EYE OF THE CAT (1969)
Director: David Lowell Rich
Writer: Joseph Stefano
Cast: Michael Sarrazin, Gayle Hunnicutt, Eleanor Parker, Tim Henry
We’ve always known – and maybe enjoyed a bit of schadenfreude in the process – about observing how “the rich are different.” And greedy, twisted, conniving, backstabbing and pretty much soulless. Nowhere is that better displayed than in EYE OF THE CAT, a 1969 thriller potboiler, with writer JOSEPH STEFANO (PSYCHO, THE OUTER LIMITS) stirring up the cauldron, and TV vet DAVID LOWELL RICH directing the flying fur, (almost literally).
MICHAEL SARRAZIN (THE REINCARNATION OF PETER PROUD, FRANKENSTEIN: THE TRUE STORY), one of the celebrated “IT-Hunks” of that period, stars as Wylie, the dark-humored, charismatic ‘prodigal son’, or nephew, in this case. Ailing heiress ‘Aunt Danny’ (ELEANOR PARKER of CAGED, THE NAKED JUNGLE, but most famously, the ‘Baroness’ in THE SOUND OF MUSIC) dotes on Wylie and then some, while loathing his sibling, Luke (TIM HENRY of EYE SEE YOU and ALIENS VS. PREDATOR: REQUIEM), who is also her sole caretaker.
Slinking into the picture comes the darkly seductive Kassia Lancaster, played to near “purr-fection” by GAYLE HUNNICUTT (THE LEGEND OF HELL HOUSE, THE LOVE MACHINE, THE SPIRAL STAIRCASE). Kassia, who works at a local San Francisco hair salon and spa, and being the one technician who mainly attends to Danny’s needs, sees her having a respiratory attack brought on by her emphysema, which begins to give her more than a few ideas…
You know that old saying, “Only her hairdresser knows for sure?” Let this be a lesson to you about how much you actually tell your local “hairdo-specialist”. Kassia knows everything about Danny, it seems…how much she adores Wylie, and how she’d even be willing to change her will to benefit him as the sole heir. It’s the standard plotline from the ‘hag horror’ films of the period: let’s bump off rich old ‘Aunt-What’s-her-name’ for a shitload of money. Easy-peasy, right?
Not so fast, man. Hate to harsh your murdering elders buzz, but there’s one catch, and it’s a biggie. Aunt Danny loves cats. (I know; she has a breathing ailment and she loves felines. Humans. Who can explain them?) And it wouldn’t be so bad if Wylie didn’t have a raging case of ‘ailurophobia’, from a traumatic childhood incident. That’s ‘fear of cats’, for those not schooled in medical terms. Which kind of fucks up Kassia’s plans pretty royally, since everything is riding on Wylie reconnecting with his aunt. (We’ll talk about that more in a few.)
So what develops is one amusingly twisted situation, what with Wylie getting all warm-and-fuzzy with Aunt Danny after his long hiatus…until her “warm-and-fuzzy” friends want to get with him, and not in a complimentary way. Animals always seem to sense when someone is up to no good, and these are some pretty smart kitties.
Though the ending shocks us a lot less than it simply falls to the ground with a dull thud, getting there is pretty entertaining. A lot of that is thanks to Rich, a director who’s handled everything from sitcoms to suspense shows, and he obviously knows how to turn in the goods fast and on a budget, without sacrificing at least a bit of style, (wonderfully provided behind the lens by DP’s RUSSELL METTY and ELLSWORTH FREDERICKS.)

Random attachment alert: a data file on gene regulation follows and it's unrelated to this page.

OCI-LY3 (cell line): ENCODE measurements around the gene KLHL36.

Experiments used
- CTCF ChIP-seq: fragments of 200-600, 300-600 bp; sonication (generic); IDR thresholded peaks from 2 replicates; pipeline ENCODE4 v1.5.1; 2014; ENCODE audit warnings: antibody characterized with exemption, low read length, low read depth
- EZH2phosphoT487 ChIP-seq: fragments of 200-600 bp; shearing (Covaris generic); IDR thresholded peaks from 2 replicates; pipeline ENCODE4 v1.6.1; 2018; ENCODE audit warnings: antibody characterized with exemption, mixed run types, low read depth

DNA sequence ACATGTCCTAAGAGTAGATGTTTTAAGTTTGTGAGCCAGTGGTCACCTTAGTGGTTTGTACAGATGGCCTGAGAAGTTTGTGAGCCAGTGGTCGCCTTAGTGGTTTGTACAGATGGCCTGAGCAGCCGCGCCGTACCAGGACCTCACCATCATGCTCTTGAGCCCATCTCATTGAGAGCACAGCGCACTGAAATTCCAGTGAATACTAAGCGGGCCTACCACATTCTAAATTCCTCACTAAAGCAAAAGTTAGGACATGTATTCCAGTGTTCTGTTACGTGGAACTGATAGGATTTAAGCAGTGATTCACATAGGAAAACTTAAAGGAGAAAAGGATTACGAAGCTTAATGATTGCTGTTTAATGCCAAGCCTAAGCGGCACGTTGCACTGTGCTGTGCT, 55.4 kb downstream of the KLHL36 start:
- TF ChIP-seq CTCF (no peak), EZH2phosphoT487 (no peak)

And the flourishes employed by the director, owe just about everything to Hitchcock as it is. A nail-biting scene that features Aunt Danny’s malfunctioning wheelchair as its catalyst, with Wylie’s fear of cats coming into play, is a near textbook exercise of the director’s technique.
If for nothing else, this movie makes a great time capsule for the sights and sounds of late ‘60’s SF, even if the cultural references and clothing haven’t aged well in the least. In fact, a scene where Wylie and Kassia go to a hippie hangout for a “happening,” is a lot more reminiscent of a skit from ROWAN AND MARTIN’S LAUGH-IN than anything else! (The dialogue in that scene is a retro-hoot!)
And anyone who knows anything at all about Stefano, can see him wantonly ripping himself off from his PSYCHO screenplay, throwing in a shower scene (menacing cat shadows included) and even some skeevy and intentionally uncomfortable scenes between Wylie and Aunt Danny, who loves her nephew a lot. I mean, like a whole lot. (As in the ‘Now-I-need-a-hundred-hot-showers’ kind of way.) It was also probably no accident on Universal’s part, greenlighting EYE as fast as they did. Stefano’s name still had plenty of clout between PSYCHO, and the watershed sci-fi/horror series showcase, THE OUTER LIMITS. It was also prescient about using animals in horror films, since the surprise box office smash, WILLARD, would be released only two years later.
Lalo Schifrin’s score is a callback to his work on the MISSION: IMPOSSIBLE series, but it’s not all that out-of-place, since EYE could have easily been a TV-movie-of-the-week back in those days, (with some of the implied sex and incestuous yearnings toned down or excised altogether). In fact, the marvelous Scream Factory release actually includes the broadcast TV version of the film.
As an ‘antique’ curio of sorts, EYE OF THE CAT is a throwback from a fondly remembered time (cinematically-speaking, that is), and a good example of the work of Sarrazin, a hunk who was also actually talented, and never phoned in a performance, no matter the genre. Hunnicutt, Parker and Henry all bring their performances up to match him, and for the riveting work they all did, this gets a solid three-out-of-five stars.